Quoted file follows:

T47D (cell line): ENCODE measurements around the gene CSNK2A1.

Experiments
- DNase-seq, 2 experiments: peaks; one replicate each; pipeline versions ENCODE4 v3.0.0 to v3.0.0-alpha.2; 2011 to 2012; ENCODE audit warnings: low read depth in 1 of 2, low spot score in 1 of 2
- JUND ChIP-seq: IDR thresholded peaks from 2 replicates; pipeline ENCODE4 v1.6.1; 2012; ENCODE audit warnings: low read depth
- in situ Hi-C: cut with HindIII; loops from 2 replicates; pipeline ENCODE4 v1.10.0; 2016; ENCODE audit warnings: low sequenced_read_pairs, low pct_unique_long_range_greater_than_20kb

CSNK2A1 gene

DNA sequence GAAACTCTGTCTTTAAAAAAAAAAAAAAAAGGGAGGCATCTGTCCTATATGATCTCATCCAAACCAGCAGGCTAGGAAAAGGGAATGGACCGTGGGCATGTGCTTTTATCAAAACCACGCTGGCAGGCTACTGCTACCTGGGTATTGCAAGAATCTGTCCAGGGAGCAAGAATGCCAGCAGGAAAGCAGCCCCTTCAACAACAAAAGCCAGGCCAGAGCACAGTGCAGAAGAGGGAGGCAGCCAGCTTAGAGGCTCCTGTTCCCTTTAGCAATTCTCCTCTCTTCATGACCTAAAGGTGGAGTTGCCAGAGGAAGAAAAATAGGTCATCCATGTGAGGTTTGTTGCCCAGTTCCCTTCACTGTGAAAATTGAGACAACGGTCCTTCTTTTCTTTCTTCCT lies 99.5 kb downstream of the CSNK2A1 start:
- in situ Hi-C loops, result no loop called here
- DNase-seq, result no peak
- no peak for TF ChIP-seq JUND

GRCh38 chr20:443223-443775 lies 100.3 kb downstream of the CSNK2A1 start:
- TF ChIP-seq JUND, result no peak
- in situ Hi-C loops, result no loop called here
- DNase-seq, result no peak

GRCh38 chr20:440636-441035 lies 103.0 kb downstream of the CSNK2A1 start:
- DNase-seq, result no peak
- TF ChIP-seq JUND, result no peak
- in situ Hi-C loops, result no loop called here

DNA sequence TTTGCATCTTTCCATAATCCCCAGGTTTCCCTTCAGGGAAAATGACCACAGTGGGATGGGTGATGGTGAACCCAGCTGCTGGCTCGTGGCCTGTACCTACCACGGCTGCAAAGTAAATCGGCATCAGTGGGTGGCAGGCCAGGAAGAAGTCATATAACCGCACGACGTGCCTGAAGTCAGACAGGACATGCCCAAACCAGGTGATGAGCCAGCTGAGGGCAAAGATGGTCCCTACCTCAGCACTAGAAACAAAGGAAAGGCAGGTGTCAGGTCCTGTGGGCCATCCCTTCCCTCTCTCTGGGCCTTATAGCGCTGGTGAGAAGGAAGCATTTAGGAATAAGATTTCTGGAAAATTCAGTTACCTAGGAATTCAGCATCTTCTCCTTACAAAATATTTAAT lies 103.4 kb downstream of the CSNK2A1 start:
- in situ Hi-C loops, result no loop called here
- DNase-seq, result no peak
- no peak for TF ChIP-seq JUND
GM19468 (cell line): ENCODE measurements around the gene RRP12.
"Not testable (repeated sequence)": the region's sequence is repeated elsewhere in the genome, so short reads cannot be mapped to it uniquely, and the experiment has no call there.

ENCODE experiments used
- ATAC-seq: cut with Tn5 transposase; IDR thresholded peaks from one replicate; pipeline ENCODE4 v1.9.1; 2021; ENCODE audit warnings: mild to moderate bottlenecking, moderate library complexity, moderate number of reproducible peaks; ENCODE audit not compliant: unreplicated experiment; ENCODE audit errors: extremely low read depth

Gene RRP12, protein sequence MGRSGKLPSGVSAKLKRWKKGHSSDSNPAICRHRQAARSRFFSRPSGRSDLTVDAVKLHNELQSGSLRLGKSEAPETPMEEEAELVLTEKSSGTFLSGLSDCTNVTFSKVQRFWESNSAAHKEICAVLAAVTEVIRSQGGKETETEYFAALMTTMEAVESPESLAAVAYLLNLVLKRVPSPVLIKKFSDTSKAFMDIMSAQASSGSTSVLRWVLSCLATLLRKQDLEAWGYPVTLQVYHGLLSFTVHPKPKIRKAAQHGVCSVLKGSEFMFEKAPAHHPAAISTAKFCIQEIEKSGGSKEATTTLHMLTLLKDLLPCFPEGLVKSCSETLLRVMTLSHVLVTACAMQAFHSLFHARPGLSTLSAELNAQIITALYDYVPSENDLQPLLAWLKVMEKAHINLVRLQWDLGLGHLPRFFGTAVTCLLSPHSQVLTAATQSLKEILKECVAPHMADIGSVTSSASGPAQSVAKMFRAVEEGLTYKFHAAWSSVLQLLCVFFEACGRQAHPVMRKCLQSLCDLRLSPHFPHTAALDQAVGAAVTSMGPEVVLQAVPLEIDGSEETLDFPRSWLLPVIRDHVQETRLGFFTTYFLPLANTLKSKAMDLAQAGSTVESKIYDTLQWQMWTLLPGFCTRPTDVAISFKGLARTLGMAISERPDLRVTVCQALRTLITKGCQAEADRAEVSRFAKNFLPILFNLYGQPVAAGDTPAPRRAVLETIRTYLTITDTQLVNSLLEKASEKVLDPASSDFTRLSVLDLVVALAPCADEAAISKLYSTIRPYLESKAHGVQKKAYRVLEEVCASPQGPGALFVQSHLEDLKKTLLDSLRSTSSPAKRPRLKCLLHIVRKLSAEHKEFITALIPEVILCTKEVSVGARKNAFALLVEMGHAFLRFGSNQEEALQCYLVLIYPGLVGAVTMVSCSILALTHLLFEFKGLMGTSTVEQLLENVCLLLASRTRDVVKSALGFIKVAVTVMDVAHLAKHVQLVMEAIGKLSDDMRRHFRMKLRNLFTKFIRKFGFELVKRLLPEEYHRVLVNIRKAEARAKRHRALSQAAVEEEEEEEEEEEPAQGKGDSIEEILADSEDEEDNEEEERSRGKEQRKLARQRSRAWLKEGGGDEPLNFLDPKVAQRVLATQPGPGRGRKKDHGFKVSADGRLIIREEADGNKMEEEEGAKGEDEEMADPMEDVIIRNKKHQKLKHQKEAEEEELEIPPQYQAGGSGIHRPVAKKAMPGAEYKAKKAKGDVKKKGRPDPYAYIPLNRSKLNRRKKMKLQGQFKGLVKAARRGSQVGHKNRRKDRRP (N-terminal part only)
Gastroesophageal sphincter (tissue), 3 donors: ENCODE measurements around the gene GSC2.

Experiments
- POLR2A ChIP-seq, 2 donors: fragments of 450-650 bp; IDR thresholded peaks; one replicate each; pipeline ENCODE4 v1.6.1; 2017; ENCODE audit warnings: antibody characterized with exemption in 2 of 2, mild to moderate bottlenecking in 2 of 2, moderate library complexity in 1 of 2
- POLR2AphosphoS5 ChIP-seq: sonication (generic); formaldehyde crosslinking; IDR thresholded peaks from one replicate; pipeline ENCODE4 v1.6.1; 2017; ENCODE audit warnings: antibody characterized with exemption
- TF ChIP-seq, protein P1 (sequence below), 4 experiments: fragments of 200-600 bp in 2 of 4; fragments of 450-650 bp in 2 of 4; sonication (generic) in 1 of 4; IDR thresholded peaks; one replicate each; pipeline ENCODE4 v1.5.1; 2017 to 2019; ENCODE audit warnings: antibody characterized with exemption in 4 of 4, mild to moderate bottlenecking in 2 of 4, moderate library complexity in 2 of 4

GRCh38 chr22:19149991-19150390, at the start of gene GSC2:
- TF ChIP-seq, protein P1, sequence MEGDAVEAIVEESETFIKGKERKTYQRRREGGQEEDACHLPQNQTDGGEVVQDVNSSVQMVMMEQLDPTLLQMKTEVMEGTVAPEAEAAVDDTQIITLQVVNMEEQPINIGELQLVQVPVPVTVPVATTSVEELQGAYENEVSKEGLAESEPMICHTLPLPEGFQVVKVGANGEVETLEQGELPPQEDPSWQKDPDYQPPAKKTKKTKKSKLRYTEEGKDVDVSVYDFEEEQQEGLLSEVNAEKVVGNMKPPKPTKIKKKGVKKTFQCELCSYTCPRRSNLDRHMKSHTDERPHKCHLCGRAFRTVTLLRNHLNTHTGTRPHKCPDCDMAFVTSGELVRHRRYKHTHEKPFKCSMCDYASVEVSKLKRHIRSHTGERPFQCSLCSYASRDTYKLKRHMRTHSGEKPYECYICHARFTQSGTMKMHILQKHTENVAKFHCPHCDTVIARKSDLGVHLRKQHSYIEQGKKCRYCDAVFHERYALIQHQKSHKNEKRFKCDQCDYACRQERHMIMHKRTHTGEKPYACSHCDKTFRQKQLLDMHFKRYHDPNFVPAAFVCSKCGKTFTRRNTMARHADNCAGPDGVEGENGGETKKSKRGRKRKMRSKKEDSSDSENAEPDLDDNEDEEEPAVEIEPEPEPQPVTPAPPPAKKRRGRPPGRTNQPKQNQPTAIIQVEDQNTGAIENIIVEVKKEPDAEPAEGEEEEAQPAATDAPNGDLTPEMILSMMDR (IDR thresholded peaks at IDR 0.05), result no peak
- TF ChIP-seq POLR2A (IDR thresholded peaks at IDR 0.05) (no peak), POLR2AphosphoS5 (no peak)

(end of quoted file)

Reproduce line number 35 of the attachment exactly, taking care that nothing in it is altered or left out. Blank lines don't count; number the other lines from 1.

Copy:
- TF ChIP-seq POLR2A (IDR thresholded peaks at IDR 0.05) (no peak), POLR2AphosphoS5 (no peak)